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Darwin and Malthus | Étienne Gilson | From Aristotle to Darwin and Back Again: A Journey in Final Causality, Species, and Evolution | Ignatius Insight

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Editor's Note: The extensive endnotes (four pages in length) for this excerpt have not been included here.

It is not difficult to discover the connections which at an early date tied together the thought of Darwin and that of Malthus. Darwin himself told the public of it, but for a long time yet the sense and the bearing of Darwin's discovery of Malthus will be puzzled over.

The more one comes to know Darwin, the more one is persuaded that, from the day when he conceived the idea of transformation of species, he felt charged with the scientific mission of revealing to men a truth which was in his eyes indubitable; but this scientific truth was at the same time the reverse of a religious certitude which he himself had lost. The antireligious always has a bit of the religious in it. Strictly speaking, a scientific negation of the religious makes no sense, because the two orders are strangers to each other and because there is no sense of the word "truth" common to the two orders on which they might be able to meet. This abstract distinction is, however, contradicted by the psychology of the believer. There is in Darwin the scientist a propagandist charged by his own conscience with delivering men from a harmful error. Not having ever doubted the literal truth of the account of Genesis, he was frightened, finding himself in the presence of his new idea. A world came apart, in his mind, under the pressure of its spirit. Many of those who today judge that his uneasiness was without objective basis would then without doubt have shared his fear. They are like those who in the twentieth century are astonished that it was possible in the seventeenth century to judge the theses of Richard Simon as dangerous to the faith. At least Darwin had the courage to accept his own idea with all its consequences. In a letter to his friend Joseph Hooker, dated January 11, 1844, that is to say, about fifteen years before the publication of On the Origin of Species, Darwin said: "At last gleams of light have come, and I am almost convinced (quite contrary to the opinion I started with) that species are not (it is like confessing a murder) immutable."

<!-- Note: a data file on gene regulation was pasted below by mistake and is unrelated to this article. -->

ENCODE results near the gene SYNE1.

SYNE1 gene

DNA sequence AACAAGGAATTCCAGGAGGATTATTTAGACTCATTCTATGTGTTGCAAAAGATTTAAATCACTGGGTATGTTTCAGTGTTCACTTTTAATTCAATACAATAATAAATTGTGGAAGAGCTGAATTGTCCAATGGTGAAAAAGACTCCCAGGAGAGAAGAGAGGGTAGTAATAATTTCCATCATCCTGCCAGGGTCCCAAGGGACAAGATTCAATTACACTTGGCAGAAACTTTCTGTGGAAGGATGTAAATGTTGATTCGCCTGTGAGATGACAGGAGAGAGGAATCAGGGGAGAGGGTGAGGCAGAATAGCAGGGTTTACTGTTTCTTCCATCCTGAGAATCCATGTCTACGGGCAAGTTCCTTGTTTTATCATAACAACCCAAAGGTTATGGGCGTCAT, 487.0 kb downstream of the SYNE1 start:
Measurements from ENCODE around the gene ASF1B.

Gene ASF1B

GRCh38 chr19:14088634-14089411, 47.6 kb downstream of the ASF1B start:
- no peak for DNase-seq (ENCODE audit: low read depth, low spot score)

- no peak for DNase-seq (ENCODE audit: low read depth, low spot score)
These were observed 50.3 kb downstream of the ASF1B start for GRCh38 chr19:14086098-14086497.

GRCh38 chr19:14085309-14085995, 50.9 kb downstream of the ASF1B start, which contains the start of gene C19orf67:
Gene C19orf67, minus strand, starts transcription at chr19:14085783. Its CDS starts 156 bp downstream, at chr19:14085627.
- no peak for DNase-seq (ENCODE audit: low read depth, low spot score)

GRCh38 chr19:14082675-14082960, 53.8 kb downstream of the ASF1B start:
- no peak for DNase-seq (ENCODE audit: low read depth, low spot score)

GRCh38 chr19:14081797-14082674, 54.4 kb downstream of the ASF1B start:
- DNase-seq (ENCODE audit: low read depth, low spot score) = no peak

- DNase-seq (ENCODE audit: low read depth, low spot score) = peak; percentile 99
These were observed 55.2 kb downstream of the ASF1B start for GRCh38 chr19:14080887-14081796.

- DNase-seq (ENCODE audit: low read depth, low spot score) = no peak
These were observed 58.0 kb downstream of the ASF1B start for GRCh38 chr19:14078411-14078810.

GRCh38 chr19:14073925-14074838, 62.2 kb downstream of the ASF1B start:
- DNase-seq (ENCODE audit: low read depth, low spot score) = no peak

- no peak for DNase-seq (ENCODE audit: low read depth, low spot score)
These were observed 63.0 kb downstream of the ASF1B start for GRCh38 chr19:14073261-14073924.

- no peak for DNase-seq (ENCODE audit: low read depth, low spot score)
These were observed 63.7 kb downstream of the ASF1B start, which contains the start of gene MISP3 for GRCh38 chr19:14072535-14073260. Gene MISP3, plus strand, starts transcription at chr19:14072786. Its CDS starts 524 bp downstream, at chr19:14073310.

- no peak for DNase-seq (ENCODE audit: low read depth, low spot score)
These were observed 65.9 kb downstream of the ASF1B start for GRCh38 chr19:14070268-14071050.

If species are not fixed, what is the cause of their variation? Darwin was much less able to neglect the question which had been posed before him by Lamarck, whose doctrine he knew well enough to feel authorized to reject as absurd. His own discovery of 1844 was not in his eyes that of the variability of species, for that uncovered to him simultaneously the cause of their variations. To depart from Lamarck had been to depart from a bit more audacious and technically perfected Buffon. Darwin himself truly believed in the transformation of species only when he was able to catch sight of the cause of their transformations, natural selection, which Lamarck had not imagined. The theory was virtually complete in his mind when he had discerned the essential parameters of the problem: the struggle for existence, the spontaneous variations in the heart of the species [au sein des espèces] with the tendency to divergence which they entail, the hereditary transmission of variations favorable to the perpetuation of the species, and finally the analogy between the results of natural selection and those of domestication.